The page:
Humans have problems with quantum mechanics. We have excellent intuition about the motion of a tennis ball tossed in the air, but what about an electron trapped in a box? The tendency is to use the same tennis ball rules and apply it to the electron—but it doesn’t work. We have to use different models to explain properties of very very small things. We call this quantum mechanics (as opposed to classical mechanics).
Of course I can’t go over all the details of quantum mechanics, so let me give you the abridged version.
- When humans started studying small things, they noticed that classical models didn’t work.
- In particular, it seemed clear that electron “orbits” in the hydrogen atom could only exist at certain energies.
- In another experiment it was found that shooting electrons through slits would cause interference patterns similar to wave interference.
- Why not just say that particles have a wave nature? Why not just adopt some type of wave equation for particles?
OK, it didn’t happen exactly like that—but you get the idea. From these ideas we get the Schrödinger Equation. It’s pretty complicated, so let me start with the simplified version of this equation—the Time Independent Schrödinger Equation. This is probably what you will see when you first start off in quantum mechanics.
What the heck is this? Let me make some comments.
- This is the one dimensional TISE in which the variable is just x.
- ψ is called the wave function. It’s the part that’s “waving” when we consider the wave properties of matter. But just like the the intensity of light is proportional to square of the electric field, the observable stuff depends on |ψ|2.
- |ψ|2 gives you the probability density—this lets you determine the likely locations of the particle. In quantum mechanics, we don’t deal with equations of motion, we deal with probability.
- E is the energy of the particle and V is the potential energy of the system. Yes, it’s weird that we use V for potential energy instead of U (normally V is the electric potential). I have no idea why.
- ℏ is a constant and m is the mass of the particle.
That’s your quick intro to quantum mechanics.
Particle in a Box
The very first problem you will solve in quantum mechanics is a particle in a box. Suppose there is a one dimensional box with super stiff walls. There is a ball in that box that can bounce back and forth with no energy loss.
How do you use the TISE to find the wave function for this case? Well, we already have a differential equation—but a solution for ψ also must satisfy the following conditions.
- It must be continuous.
- ψ must be zero in regions where the particle can not be found (like outside the box).
- As x goes to +/- infinity, ψ must go to zero.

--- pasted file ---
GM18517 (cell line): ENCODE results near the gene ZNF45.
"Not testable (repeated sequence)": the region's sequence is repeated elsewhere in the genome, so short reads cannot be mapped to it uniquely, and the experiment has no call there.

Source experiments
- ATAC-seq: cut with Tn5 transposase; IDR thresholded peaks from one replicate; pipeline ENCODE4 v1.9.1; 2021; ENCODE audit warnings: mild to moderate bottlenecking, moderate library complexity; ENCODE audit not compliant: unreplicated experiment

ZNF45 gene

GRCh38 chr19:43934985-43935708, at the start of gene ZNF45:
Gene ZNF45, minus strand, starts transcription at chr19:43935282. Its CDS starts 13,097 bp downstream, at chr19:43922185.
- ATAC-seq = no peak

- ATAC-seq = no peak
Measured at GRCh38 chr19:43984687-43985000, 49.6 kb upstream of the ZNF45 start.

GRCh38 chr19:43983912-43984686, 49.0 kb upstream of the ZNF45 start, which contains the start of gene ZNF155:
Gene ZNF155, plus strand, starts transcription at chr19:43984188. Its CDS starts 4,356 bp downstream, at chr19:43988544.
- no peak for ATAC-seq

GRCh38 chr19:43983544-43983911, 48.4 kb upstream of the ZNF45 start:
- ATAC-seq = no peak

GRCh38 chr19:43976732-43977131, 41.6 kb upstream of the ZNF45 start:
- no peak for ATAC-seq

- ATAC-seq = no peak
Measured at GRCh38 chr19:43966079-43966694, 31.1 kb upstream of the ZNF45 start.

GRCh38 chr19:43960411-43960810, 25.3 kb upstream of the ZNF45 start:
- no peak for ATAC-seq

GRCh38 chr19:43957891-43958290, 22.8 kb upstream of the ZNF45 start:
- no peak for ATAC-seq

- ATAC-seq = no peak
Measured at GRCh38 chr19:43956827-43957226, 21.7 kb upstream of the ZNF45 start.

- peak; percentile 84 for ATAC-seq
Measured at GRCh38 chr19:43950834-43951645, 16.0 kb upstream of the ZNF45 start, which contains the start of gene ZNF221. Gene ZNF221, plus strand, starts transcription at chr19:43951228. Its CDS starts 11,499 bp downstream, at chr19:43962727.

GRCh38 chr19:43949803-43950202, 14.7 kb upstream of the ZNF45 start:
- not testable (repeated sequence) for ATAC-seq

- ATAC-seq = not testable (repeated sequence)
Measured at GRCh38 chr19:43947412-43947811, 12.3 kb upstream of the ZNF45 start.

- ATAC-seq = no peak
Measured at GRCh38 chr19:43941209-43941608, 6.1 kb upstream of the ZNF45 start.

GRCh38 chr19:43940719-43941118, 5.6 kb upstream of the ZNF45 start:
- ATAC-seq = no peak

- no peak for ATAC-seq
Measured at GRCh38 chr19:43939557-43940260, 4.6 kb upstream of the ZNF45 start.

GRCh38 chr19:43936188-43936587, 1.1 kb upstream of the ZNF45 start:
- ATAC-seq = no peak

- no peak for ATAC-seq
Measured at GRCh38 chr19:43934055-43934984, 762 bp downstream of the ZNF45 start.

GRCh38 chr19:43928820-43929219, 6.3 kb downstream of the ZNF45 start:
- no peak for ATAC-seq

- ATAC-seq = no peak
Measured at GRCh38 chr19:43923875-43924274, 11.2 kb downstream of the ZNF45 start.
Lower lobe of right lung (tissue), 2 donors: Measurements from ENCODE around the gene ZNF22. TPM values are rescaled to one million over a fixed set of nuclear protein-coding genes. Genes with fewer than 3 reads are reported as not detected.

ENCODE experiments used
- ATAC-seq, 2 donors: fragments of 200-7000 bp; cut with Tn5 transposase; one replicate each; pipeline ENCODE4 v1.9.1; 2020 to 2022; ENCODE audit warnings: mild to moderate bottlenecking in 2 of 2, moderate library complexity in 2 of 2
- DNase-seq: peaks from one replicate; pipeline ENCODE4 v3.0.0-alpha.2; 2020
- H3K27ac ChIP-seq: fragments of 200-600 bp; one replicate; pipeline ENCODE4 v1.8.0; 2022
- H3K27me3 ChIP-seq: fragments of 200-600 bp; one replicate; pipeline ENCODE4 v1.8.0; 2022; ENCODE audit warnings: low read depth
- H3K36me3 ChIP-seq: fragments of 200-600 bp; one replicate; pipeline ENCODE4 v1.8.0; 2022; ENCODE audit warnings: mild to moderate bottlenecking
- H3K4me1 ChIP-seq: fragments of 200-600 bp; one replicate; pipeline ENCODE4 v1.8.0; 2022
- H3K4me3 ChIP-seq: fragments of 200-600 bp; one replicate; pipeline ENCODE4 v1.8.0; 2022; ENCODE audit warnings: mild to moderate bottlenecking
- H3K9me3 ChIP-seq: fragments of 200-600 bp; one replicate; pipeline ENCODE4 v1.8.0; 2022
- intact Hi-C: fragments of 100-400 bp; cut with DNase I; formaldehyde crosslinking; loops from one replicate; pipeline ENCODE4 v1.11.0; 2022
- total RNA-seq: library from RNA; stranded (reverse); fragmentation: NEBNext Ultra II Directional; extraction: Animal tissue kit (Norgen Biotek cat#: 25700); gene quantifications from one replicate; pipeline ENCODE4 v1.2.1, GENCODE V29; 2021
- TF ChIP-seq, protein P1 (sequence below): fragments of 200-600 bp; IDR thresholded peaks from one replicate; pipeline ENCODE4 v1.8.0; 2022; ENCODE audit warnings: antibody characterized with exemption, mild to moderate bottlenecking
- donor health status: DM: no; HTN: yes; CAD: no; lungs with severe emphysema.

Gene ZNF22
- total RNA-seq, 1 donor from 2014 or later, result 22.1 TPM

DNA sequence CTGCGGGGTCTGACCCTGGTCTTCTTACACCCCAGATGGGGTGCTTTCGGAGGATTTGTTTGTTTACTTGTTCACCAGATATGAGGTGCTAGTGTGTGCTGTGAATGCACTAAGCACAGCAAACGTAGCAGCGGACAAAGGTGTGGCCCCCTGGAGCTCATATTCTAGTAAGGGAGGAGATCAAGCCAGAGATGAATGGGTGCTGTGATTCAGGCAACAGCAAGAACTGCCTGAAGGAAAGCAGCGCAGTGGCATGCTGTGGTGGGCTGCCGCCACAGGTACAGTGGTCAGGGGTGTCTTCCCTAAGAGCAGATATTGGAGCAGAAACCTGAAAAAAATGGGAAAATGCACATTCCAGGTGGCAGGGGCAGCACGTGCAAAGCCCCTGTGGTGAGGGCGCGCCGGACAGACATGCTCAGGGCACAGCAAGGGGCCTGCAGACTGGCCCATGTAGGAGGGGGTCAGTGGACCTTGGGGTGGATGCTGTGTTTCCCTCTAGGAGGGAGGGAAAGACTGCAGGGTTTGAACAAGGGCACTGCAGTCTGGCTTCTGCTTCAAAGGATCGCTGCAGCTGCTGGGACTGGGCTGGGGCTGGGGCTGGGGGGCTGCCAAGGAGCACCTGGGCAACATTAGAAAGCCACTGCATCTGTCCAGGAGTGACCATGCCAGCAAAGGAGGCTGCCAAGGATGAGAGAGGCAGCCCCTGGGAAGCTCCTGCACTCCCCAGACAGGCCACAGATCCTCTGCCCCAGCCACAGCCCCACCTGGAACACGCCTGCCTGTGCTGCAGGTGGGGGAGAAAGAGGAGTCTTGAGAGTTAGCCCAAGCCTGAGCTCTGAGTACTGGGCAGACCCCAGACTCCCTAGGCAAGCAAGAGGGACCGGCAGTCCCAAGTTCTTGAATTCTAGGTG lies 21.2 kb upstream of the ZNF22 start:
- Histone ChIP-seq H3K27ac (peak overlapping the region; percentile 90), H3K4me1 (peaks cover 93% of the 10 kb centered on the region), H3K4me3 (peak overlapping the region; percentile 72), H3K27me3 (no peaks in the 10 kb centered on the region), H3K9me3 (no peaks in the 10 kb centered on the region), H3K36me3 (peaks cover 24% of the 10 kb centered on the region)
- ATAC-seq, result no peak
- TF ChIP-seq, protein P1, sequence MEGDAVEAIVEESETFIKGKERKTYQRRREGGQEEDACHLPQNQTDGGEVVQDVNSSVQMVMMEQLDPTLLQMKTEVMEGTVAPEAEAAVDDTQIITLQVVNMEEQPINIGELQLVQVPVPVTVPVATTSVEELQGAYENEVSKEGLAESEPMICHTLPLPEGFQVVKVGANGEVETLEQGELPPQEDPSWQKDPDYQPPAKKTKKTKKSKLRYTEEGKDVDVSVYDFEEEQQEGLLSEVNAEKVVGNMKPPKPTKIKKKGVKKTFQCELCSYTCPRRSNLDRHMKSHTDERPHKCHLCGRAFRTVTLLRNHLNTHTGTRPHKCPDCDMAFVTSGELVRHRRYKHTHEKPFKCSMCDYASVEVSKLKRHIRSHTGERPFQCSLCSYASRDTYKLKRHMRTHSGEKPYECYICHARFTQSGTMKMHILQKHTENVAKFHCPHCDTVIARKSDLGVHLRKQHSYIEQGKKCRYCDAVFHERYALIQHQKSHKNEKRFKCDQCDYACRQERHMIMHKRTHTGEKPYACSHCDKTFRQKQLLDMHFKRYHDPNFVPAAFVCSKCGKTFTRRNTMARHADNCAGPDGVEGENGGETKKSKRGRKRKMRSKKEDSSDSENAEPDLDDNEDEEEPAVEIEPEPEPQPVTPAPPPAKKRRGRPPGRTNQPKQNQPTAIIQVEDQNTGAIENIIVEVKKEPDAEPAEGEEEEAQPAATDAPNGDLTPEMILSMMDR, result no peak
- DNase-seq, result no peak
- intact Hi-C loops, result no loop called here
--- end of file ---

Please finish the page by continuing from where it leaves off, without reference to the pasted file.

- ψ must be normalizable. This means that you have to be able to integrate |ψ|2 over all of x and set it equal to one. This is the same as saying the probability of finding the particle somewhere is 1 out of 1.
We just need one more thing—an expression for the potential energy. If we have a box with walls at x = 0 and x = L, then the potential will be zero from x = 0 to L and infinite everywhere else. Now it’s just a matter of solving the differential equation and apply the conditions above.
I’m going to skip this part because I really want to get to a numerical solution. You should work through this yourself, it’s also probably in your physics textbook. However, this is the solution for the wave function inside the box (outside it’s zero).
For the wave function, A is just some constant (you can find this through normalization) and n is an integer number. Since you have a sinusoidal solution for the wave function with a boundary condition, multiple values of n will work. With integer values of n, we also get the quantized energy values as shown above.
In 1926 Schrödinger published a paper describing his ideas. The title of the paper was “Wave Mechanics”—not Quantum Mechanics. This is important as it is the wave nature of matter that leads to quantized energies. I just like to point that out.
Numerical Solution for a Particle in a Box
The analytic solution to the infinite square well is nothing new. You can find this in every intro quantum mechanics textbook. But how can we solve it numerically? Just to be clear, by “numerically” I mean the process of breaking a problem into many smaller problems (you can see many examples here).
The Schrödinger equation is a differential equation. It makes a connection between the second derivative ofψ (d2ψ/dx2) and ψ. We can use the same idea to find the updated position of a particle with a force to find the numerical values of the wave function. Recall this basic strategy from a numerical calculation in classical mechanics (where p is the momentum):
I can do the same thing with the wave function. Let me use dot-notation to represent the derivative (ψ-dot is the first derivative and ψ-double dot is the second). This gives the following approximation (technically, I am using the dot-notion incorrectly but let’s just do it anyway).
Notice that I am using ψ-dot2 to calculate the new value of ψ. This is of course wrong in that I should actually use the average ψ-dot. However, this will still work if Δx is small. Now I have the following recipe:
- Start at x = 0 m and ψ = 0 (also I will pick ψ-dot equal to zero).
- Use Schrödinger’s equation to calculate ψ-double dot.
- Use ψ-double dot to calculate ψ-dot.